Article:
Accurate estimates of future car ownership are important because the level of car ownership is a primary determinant of personal mobility, modal split, total vehicle miles of travel and energy use in the transport sector. Different methods of forecasting car ownership are reviewed and their forecasts compared. Income and the cost of motoring are suggested to be the key explanatory variables with minor influence from saturation effects. Public transport availability may be an additional important factor for urban areas. As the unit of ownership is commonly the household, forecasting household car ownership rather than on a per capita basis may be more behaviourally consistent and allows consideration of the difference between the marginal utilities of the first and subsequent cars with a household. A summary of some earlier unpublished work presents a model, and its results, for forecasting urban car ownership using these ideas. Extensions of this model are proposed to forecast total car ownership. These extensions take into consideration the effects of differences in household structure and location and the causes and consequences of a move to smaller cars. While no completely formulated and calibrated model is put forward, a framework is presented which may suggest future research work using data from the 1976 census. /TRRL/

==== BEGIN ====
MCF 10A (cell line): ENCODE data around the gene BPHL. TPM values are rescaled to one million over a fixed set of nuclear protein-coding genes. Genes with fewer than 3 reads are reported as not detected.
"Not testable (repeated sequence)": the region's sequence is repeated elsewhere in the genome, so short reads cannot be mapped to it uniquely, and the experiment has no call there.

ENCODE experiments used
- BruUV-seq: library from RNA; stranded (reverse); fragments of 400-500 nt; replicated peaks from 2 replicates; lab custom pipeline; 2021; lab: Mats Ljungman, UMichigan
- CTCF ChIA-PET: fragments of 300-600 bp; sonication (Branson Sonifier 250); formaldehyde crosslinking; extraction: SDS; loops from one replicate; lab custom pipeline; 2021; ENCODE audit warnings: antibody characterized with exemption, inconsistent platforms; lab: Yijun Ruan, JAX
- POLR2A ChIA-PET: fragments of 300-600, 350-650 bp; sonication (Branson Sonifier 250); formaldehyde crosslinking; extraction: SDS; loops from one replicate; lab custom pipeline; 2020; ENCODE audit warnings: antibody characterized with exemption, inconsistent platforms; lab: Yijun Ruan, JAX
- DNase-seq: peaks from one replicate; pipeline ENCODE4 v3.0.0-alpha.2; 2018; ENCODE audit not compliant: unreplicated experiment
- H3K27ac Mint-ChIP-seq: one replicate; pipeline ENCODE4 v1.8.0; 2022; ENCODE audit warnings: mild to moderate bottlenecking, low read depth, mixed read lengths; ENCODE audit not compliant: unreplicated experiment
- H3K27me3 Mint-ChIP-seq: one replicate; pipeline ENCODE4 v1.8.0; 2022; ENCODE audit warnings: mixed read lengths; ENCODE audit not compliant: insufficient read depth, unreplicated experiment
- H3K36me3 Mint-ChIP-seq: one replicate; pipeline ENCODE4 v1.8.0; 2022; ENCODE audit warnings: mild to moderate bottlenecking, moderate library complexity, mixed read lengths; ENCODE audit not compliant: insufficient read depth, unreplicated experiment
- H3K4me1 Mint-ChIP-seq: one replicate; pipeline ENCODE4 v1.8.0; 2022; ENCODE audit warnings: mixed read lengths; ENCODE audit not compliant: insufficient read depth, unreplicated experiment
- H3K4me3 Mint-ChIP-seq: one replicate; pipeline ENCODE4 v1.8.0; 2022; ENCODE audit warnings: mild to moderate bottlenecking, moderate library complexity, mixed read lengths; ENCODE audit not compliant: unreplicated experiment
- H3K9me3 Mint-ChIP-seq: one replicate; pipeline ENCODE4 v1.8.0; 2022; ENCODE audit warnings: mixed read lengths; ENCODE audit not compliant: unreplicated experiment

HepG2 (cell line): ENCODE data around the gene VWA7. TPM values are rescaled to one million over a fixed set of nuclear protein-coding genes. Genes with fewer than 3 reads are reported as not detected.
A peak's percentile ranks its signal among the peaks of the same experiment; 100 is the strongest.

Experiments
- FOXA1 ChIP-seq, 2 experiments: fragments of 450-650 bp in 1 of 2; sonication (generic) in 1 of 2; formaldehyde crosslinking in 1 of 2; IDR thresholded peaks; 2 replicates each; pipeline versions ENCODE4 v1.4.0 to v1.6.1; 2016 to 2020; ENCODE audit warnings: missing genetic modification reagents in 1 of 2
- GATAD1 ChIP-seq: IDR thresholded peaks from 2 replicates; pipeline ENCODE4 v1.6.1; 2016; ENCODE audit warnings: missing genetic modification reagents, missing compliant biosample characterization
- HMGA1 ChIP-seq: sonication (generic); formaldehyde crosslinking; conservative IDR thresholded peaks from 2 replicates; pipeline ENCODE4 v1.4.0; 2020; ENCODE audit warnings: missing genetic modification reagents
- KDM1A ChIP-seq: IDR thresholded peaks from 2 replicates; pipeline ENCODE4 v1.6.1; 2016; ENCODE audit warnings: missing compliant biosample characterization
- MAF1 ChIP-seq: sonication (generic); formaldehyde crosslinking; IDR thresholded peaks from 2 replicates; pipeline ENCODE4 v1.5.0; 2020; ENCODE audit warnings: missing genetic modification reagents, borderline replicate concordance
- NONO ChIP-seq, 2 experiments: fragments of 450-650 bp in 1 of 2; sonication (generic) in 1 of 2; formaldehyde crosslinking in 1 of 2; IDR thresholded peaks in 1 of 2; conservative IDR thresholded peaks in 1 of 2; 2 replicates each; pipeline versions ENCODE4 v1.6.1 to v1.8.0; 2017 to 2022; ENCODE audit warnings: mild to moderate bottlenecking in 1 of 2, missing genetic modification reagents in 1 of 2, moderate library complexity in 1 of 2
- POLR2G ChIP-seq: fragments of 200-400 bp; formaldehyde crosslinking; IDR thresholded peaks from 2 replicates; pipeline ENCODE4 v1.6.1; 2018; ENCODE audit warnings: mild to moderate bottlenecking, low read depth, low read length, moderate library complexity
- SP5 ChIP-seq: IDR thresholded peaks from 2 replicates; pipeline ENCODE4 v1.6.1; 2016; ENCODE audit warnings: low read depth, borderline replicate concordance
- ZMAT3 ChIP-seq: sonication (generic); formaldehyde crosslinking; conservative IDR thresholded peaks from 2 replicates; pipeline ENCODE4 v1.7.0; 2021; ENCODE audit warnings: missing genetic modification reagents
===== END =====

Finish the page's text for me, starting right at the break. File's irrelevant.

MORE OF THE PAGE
• Supplemental Notes:
    • Proceeding of the 3rd Annual Meeting of the Australian Transport Research Forum--"Getting the Best Use from the Transport Infrastructure" Melbourne, Australia, May 24-25, 1977.
  • Corporate Authors:


  • Authors:
    • Chaffin, M
    • Hollywood, D H
  • Publication Date: 1977-5


  • English

Media Info

  • Features: Figures; References; Tables;
  • Pagination: 22 p.

Subject/Index Terms

Filing Info

  • Accession Number: 00165570
  • Record Type: Publication
  • Source Agency: Transport and Road Research Laboratory (TRRL)
  • Report/Paper Numbers: Proceeding
  • Files: ITRD, TRIS, ATRI
  • Created Date: Jun 14 1981 12:00AM